Alter Ego

This essay was written soon after the second year excursion to Berlin in 2009
Frieze displayed in the main hall of the Pergamon Museum Door: Blair Kneppers

Ich bin ein Berliner

In my head I had a picture of Berlin, based on the experiences and views of other, seemingly worldlier people. The picture I had was of a hub for open-minded and freethinking Europe, a modern day Bohemia for nonconformist thinking and sexual emancipation. What I encountered was not quite what I had in mind.

If Berlin were a human being, he would be a young man, very much like myself. After having dealt with a turbulent and sometimes aggressive adolescence, he is still trying to find out who he wants to be and how he wants to make his mark on the world. He has had a troubled past and is doing his best to deal with persistent frustration and guilt, carefully finding pride in his good points and ability to flirt with a secret eccentric life, hoping that the other people in the world will eventually be able to comprehend why he is the way he is.

The human glitch

I might be alone in saying this, but the problem with man and his perception of history, certainly of history before his own social consciousness, is that he tends to see things as strings of individually defined instances (much like the index of a history reference book), as opposed to an immense volume of layered narratives that consume days and months and years. The subtleties of cause and effect are often lost and misconstrued hearsay becomes set in stone as fact.

Visitors to Berlin bear witness to this glitch in human perception of time, if they’re willing to look hard enough. Someone who was born and raised in the GDR finds themselves living in purgatory. Both their personal and their collective histories have been systematically erased, starting immediately with the fall of the Wall on the 9th November 1989.

A phenomenon developed from within this group of ‘liberated’ East Germans, which they affectionately call die Ostalgie; the sentimental yearning, or nostalgia, of the seemingly dead and buried Ost and all that it had to offer. The term 'Ostalgie' has come to have a blanket meaning of a pining for a lost Marxist regime, not only in Germany, but all over the world. The Western World looks at this as being a curious abnormality, for how in the world could you miss the oppression of such a government? The mind boggles.

I am able to sympathise with these Ostalgisten and actually find it difficult not to draw parallels between their story and my own. Almost eight years ago I was forced to leave behind a country that I called my home, Zimbabwe, another flailing state run by a confused socialist regime. Since my departure, the places and faces from my childhood have been erased, either only in my own mind, or quite literally so. For a very long time I mourned a country that no longer existed as I remembered. I was terribly homesick. The result, I can tell you, is an identity crisis.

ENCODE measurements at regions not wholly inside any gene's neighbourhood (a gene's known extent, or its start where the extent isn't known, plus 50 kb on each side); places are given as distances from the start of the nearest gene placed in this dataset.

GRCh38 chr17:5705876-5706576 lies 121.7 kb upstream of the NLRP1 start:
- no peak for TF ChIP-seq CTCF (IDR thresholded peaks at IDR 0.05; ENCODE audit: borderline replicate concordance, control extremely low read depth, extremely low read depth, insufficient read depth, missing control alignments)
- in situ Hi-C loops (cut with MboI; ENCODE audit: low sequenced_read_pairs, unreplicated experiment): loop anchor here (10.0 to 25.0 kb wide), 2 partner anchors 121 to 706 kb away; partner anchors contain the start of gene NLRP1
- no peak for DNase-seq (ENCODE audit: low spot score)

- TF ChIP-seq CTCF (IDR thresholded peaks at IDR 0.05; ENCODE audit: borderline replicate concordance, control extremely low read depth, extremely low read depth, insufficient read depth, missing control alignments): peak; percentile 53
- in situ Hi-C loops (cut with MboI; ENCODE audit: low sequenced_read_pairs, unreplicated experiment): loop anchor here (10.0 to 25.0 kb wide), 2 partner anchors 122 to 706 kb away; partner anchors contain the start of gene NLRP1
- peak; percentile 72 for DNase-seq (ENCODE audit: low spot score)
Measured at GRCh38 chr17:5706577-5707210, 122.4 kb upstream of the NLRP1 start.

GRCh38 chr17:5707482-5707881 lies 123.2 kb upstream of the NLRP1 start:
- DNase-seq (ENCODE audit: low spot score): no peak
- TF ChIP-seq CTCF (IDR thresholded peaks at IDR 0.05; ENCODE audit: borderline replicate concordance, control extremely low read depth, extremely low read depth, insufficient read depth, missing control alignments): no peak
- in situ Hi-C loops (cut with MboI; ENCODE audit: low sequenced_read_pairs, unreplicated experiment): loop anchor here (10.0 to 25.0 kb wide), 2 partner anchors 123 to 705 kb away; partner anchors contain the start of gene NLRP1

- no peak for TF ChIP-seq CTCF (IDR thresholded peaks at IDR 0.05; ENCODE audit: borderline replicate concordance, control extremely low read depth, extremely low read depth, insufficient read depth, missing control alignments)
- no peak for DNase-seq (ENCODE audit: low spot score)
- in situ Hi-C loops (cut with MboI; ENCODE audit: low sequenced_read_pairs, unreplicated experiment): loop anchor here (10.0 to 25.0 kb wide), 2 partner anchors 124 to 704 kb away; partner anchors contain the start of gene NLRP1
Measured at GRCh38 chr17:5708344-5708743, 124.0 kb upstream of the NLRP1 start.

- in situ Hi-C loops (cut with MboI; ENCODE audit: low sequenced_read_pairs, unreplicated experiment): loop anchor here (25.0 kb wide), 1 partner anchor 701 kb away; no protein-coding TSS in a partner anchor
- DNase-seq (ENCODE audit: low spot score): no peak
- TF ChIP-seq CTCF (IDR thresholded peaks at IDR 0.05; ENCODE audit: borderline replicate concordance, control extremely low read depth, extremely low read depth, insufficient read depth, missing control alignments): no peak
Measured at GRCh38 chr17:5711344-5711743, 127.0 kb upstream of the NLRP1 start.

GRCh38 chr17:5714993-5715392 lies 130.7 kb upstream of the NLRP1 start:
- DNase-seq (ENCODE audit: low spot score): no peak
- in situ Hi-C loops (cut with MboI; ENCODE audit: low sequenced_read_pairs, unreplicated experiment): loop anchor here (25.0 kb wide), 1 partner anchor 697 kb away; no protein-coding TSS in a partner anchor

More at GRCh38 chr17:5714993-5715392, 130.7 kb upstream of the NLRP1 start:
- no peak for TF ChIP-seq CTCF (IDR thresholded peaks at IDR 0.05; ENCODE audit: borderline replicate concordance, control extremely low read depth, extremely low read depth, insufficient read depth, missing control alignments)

Up against the Wall

Twenty years after the bulk of the Berlin Wall was pulled down and sold to American tourists, there is still a tangible barrier present in the city. As a living, breathing organism, Berlin can be described as having a split personality for a number of reasons. The past and the future are intertwined and are inseparable; for example the way plots of unclaimed land mark the streets like wide gaps in a grey-toothed grin. The guilt and anguish for the war are still felt, but so is the pride in the recovery since.

For Cultural Heritage specialists (in training), this plurality of identity poses an interesting question:

How do you deal with a layered history whilst respecting all the perspectives of those involved, as well as their cultural heirs?

The dilemma is that you want to be able to present an objective view on the past, as well as being able to value the emotional perspective of the German peoples and be conducive to the sense of a collective identity.

A prime example of this dilemma is of two different visions on restoration seen in a number of museums and other cultural institutions. For example, the Pergamon Museum, which primarily houses a breathtaking collection of classical architecture and sculpture, clearly strives to restore the objects in such a way that I find very honest indeed; only original fragments are used and missing parts are not reproduced or filled in, leaving the object bare and fragmented, but very dignified and true unto itself. These measures are being taken so far that even previous restorations are being re-evaluated. This is called ‘derestorisation’.